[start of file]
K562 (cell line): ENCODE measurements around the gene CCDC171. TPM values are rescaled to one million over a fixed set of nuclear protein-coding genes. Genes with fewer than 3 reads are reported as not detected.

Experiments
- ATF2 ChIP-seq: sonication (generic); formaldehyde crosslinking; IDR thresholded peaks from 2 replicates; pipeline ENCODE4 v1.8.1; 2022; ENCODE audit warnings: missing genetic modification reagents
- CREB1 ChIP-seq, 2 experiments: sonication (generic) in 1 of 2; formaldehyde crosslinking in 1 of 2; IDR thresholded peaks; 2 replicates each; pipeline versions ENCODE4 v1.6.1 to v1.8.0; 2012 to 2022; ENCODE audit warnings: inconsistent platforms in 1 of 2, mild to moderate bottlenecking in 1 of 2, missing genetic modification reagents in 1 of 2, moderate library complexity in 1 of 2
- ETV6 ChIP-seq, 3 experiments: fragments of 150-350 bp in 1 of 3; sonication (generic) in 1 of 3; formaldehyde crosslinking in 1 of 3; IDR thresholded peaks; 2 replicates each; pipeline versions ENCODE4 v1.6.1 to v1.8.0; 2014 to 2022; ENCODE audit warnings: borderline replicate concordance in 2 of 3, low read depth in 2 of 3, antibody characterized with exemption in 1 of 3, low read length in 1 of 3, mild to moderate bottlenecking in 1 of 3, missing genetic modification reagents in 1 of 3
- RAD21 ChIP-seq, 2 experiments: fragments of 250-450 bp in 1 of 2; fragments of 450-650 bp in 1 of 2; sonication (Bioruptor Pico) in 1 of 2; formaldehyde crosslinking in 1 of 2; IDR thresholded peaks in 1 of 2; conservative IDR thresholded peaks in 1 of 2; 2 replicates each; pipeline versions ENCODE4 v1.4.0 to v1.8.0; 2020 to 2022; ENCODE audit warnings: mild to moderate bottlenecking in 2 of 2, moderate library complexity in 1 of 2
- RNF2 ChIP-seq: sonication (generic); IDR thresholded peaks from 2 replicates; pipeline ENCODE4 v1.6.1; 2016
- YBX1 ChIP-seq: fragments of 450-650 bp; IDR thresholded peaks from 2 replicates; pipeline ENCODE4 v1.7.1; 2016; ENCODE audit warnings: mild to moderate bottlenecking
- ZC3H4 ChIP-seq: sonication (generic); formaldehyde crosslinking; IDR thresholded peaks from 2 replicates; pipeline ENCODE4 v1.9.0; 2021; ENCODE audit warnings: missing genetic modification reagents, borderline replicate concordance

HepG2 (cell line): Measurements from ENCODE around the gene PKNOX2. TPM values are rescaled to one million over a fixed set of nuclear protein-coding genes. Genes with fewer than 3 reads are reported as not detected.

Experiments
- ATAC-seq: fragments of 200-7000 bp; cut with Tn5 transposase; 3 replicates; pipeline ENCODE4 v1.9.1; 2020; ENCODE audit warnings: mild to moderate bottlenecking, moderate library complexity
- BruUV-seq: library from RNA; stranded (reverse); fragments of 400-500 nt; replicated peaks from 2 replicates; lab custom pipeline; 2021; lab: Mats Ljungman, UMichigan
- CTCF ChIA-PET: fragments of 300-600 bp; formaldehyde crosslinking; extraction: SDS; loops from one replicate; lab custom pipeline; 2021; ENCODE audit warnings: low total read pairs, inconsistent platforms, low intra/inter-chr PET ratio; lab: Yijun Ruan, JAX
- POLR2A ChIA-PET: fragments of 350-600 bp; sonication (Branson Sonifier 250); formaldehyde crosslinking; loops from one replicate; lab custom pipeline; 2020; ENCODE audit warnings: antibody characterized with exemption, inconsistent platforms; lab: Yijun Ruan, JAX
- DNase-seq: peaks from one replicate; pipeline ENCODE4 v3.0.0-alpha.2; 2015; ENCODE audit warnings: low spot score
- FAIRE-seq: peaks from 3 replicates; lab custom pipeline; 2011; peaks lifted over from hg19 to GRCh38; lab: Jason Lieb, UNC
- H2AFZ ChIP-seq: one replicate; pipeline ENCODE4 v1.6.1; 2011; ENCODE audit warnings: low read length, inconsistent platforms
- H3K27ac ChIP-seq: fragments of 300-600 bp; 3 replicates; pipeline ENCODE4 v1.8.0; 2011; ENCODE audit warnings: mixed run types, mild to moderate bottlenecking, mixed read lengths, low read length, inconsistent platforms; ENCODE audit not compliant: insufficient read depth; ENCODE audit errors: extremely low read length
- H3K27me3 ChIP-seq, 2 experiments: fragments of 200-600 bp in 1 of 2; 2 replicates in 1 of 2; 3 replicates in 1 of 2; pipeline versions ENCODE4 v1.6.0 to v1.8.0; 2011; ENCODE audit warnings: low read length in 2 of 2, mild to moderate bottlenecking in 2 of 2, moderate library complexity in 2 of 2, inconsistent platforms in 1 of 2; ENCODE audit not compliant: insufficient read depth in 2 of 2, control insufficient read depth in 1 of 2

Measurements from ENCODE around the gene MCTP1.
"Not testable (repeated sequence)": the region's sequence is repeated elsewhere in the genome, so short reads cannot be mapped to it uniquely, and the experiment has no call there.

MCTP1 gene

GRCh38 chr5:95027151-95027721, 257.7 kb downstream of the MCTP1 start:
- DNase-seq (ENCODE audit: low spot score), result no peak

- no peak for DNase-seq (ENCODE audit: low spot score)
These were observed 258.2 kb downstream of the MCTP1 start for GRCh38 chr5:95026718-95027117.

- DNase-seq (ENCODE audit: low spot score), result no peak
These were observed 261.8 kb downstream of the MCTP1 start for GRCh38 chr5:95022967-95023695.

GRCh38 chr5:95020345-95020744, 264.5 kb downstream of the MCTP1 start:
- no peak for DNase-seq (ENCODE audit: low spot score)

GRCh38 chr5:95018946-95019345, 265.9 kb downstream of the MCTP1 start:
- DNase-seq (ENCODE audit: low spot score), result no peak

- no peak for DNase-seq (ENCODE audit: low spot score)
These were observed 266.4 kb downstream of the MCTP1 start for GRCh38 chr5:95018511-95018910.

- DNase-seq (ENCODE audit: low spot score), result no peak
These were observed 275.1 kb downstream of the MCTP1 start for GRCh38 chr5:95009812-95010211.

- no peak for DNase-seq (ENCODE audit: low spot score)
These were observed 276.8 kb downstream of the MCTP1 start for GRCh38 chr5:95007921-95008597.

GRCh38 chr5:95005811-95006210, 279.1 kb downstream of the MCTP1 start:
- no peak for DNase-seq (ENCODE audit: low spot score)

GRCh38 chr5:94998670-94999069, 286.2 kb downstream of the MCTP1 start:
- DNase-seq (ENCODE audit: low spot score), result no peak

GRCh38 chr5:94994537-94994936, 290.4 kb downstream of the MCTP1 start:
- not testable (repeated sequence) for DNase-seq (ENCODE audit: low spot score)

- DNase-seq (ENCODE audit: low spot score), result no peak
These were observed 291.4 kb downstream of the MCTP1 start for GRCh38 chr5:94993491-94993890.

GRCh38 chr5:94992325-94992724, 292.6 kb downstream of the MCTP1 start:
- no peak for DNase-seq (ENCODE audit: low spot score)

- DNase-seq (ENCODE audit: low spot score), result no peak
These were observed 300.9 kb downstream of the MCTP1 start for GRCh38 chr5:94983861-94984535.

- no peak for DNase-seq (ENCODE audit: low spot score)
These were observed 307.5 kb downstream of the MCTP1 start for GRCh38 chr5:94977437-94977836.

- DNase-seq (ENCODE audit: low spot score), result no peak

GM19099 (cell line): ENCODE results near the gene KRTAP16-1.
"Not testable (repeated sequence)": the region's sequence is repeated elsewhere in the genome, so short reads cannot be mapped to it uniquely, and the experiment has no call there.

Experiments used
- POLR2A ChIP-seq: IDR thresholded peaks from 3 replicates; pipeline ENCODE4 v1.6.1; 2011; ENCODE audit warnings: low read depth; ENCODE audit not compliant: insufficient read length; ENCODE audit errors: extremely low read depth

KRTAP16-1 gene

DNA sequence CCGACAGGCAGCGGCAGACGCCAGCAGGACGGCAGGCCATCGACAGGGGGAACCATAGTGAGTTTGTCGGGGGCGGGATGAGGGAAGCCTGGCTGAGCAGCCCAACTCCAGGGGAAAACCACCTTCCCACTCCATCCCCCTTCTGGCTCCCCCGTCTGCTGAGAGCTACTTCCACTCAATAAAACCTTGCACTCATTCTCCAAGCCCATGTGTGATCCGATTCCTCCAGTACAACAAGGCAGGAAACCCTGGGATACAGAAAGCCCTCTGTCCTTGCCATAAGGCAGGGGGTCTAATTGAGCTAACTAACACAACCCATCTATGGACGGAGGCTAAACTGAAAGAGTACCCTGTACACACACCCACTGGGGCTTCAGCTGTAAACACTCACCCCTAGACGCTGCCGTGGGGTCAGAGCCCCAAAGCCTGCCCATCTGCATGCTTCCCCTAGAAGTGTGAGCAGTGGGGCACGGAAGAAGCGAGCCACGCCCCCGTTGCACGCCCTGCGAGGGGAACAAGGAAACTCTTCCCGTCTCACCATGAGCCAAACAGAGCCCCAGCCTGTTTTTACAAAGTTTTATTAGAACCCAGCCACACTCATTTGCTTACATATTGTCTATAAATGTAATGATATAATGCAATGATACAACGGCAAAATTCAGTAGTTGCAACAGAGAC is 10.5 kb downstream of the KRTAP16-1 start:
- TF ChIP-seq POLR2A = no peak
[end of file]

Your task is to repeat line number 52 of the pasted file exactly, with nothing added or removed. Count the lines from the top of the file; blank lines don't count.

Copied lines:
- no peak for DNase-seq (ENCODE audit: low spot score)